Wiley, one of the oldest and largest global academic publishers has been in business for over 200 years serving both professionals and scholars, with content focused largely on topics in science, technology, medicine and law. With more than 800 partner organizations, representing 2 million members, Wiley operates an online library, among many other platforms, which is housed on custom technology. The Wiley Online Library provides access to more than 18 million documents, including 6 million articles from 2,000 journals, 13,000 books, and 200,000 other reference articles, all supported by 6 million bibliographic references.
In 2012, Wiley partnered with the American Geophysical Union (AGU), a nonprofit corporation dedicated to furthering geophysical sciences, to create a flagship academic resource in earth, space and environmental sciences that required integrating all of AGU’s data and functionality into the Wiley Online Library. This contract represented Wiley’s largest revenue generating society-owned partnership in its history and posed a number of challenges:
Aggressive timeline. According to the contract, project goals, including providing AGU customers access to all licensed content, needed to be completed in four months, with just six weeks for actual development. No revenue could be earned until the content was published.
Massive data volume. Wiley had to migrate existing content, comprised of 160,000 articles from 21 journals, 33 virtual journals based on AGU index terms and 743 special sections in addition to customer, user, product, license and alert data. And, Wiley had to accommodate new content at a rate of 400 articles per month, as well as adjust to changes in workflow.
Complex search requirements. The project required a search engine capable of working quickly and supporting content search across a range of index terms and special sections.
Multiple content formats. Because articles and journals were not standardized, many articles had no issue or page numbers, and journals came in an assortment of formats, including issues with multiple subsections or special editions.
I have a long history with MarkLogic, ever since they first came to us do a presentation on their company 10 years ago, and have been impressed with them ever since. I’m really pleased that I helped Wiley make the decision to use MarkLogic many years ago, and that decision continues to pay off.
From 2005, Wiley had been using MarkLogic as its content database, and as an XML store, search engine and for content modeling for its Online Library product since 2010. MarkLogic was a natural choice as the platform to power its partnership with AGU, enabling content developers to package and deliver their content in any desired format, on all types of devices. MarkLogic gave Wiley the capability to quickly package and deliver content in XML format, easily add new markup to support complicated queries, transfer content, and continue to accommodate new content as it arrived.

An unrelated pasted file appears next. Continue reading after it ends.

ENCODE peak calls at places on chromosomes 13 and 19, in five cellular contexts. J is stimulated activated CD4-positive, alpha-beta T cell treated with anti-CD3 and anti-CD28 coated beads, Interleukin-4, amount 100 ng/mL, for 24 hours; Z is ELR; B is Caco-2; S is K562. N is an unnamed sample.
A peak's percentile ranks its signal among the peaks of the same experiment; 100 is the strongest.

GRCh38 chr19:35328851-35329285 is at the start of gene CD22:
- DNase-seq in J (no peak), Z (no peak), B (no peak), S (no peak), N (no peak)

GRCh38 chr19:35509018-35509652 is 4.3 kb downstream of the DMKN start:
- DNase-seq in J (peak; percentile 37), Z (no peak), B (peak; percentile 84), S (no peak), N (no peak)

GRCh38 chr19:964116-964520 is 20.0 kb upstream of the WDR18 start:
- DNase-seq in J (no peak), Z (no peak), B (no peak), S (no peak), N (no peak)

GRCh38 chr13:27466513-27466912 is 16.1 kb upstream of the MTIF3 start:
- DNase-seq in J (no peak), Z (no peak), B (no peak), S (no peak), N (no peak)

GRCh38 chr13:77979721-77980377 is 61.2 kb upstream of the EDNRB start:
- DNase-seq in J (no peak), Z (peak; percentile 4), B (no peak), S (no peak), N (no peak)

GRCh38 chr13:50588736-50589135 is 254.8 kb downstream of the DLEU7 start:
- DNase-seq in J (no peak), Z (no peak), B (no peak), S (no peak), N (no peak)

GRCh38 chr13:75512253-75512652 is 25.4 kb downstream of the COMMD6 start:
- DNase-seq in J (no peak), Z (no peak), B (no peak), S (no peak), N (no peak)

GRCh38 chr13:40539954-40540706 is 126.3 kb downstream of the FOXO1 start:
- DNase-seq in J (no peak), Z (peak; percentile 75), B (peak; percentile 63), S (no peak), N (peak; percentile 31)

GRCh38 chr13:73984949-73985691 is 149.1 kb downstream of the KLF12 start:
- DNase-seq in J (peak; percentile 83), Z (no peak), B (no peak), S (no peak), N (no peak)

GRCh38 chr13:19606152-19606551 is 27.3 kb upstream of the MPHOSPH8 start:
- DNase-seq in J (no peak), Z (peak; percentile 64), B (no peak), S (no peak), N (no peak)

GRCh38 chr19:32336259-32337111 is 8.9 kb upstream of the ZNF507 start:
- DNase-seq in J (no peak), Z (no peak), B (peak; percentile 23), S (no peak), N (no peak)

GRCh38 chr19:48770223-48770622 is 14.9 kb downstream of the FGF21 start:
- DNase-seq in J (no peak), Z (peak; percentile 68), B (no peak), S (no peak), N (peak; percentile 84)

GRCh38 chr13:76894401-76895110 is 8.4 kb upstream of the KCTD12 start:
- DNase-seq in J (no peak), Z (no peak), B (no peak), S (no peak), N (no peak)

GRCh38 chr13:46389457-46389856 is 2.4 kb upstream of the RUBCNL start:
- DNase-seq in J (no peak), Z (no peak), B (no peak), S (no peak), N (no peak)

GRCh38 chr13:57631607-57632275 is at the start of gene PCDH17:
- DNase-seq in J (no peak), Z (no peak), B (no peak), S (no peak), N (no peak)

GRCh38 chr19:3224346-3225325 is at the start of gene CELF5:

MarkLogic’s platform provided Wiley with a reliable foundation to successfully deliver on its project goals and earned the Wiley team Wiley’s President Award for Excellence, IT Project Team of the Year award at the UK IT Industry Awards and MarkLogic’s Customer Excellence Award. Benefits included:
Quick time to market and revenue. Wiley was able to publish AGU’s entire corpus of information (160,000 articles from nearly 800 data sources) in just 4 months—meeting its contractual obligations and delivering this content to its more than 60,000 customers and users. Revenue was recognized as soon as the new content was available on January 1, 2013.
Operational efficiencies. Both prior to and post-launch MarkLogic offered troubleshooting, auditing and reporting capabilities allowing Wiley to meet project milestones, recognize revenue more quickly, improve content quality, and identify bottlenecks that led to resource reallocation.
Rapid development. Leveraging its previous MarkLogic investment, Wiley enabled the 60+ enhancements that mirrored the AGU site functionality in just 6 weeks. Built in search with native indexing was a time saver as content was loaded. Reusing saved search and vocabulary services and out of the box faceting reduced developer effort.